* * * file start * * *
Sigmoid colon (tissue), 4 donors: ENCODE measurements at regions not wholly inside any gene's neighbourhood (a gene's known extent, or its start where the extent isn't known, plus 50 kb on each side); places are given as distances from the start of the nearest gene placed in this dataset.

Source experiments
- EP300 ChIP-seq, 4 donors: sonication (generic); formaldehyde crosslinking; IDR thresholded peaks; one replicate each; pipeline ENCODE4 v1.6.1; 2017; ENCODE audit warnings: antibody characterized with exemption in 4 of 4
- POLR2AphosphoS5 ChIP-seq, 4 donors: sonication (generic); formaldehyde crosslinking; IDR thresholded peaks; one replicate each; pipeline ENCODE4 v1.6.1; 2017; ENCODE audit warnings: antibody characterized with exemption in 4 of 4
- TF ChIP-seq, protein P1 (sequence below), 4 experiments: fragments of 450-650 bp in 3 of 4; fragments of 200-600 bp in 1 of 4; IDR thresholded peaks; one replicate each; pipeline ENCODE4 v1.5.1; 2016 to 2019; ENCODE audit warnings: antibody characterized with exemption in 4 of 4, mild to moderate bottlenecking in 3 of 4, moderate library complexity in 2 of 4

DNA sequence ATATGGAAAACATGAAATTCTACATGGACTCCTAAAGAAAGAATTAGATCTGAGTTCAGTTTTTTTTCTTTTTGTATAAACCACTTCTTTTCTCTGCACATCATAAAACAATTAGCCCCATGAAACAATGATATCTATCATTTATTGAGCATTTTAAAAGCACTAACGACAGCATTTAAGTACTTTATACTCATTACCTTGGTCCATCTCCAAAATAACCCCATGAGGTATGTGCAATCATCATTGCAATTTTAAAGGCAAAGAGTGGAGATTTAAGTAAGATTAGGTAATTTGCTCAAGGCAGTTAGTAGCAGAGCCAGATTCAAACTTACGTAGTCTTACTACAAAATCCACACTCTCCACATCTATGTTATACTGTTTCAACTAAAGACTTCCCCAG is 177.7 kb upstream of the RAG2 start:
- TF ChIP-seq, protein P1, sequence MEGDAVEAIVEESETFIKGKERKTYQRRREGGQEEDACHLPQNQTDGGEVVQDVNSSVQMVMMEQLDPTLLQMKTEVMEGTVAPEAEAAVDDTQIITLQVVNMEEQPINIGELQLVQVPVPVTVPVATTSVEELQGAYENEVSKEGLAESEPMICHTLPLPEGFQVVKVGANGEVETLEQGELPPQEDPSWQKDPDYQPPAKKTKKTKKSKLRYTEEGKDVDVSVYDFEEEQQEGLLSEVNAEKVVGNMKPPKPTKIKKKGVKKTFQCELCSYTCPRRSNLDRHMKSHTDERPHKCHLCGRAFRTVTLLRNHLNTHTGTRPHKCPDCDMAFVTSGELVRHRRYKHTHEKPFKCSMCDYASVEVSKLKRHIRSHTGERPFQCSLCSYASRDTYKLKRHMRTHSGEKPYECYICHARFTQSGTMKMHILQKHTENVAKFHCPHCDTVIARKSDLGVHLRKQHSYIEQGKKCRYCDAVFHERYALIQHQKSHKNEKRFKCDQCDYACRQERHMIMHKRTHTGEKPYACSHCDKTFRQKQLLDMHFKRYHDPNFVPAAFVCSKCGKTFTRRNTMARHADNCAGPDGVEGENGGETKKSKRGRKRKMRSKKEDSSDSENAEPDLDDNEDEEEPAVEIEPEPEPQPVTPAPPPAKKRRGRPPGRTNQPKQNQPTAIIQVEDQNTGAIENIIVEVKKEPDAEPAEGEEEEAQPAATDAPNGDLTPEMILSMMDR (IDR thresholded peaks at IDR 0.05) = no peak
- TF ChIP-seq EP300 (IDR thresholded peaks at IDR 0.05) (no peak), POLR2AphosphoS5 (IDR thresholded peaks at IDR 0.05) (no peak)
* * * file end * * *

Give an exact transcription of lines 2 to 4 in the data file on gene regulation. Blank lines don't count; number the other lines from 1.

Source experiments
- EP300 ChIP-seq, 4 donors: sonication (generic); formaldehyde crosslinking; IDR thresholded peaks; one replicate each; pipeline ENCODE4 v1.6.1; 2017; ENCODE audit warnings: antibody characterized with exemption in 4 of 4
- POLR2AphosphoS5 ChIP-seq, 4 donors: sonication (generic); formaldehyde crosslinking; IDR thresholded peaks; one replicate each; pipeline ENCODE4 v1.6.1; 2017; ENCODE audit warnings: antibody characterized with exemption in 4 of 4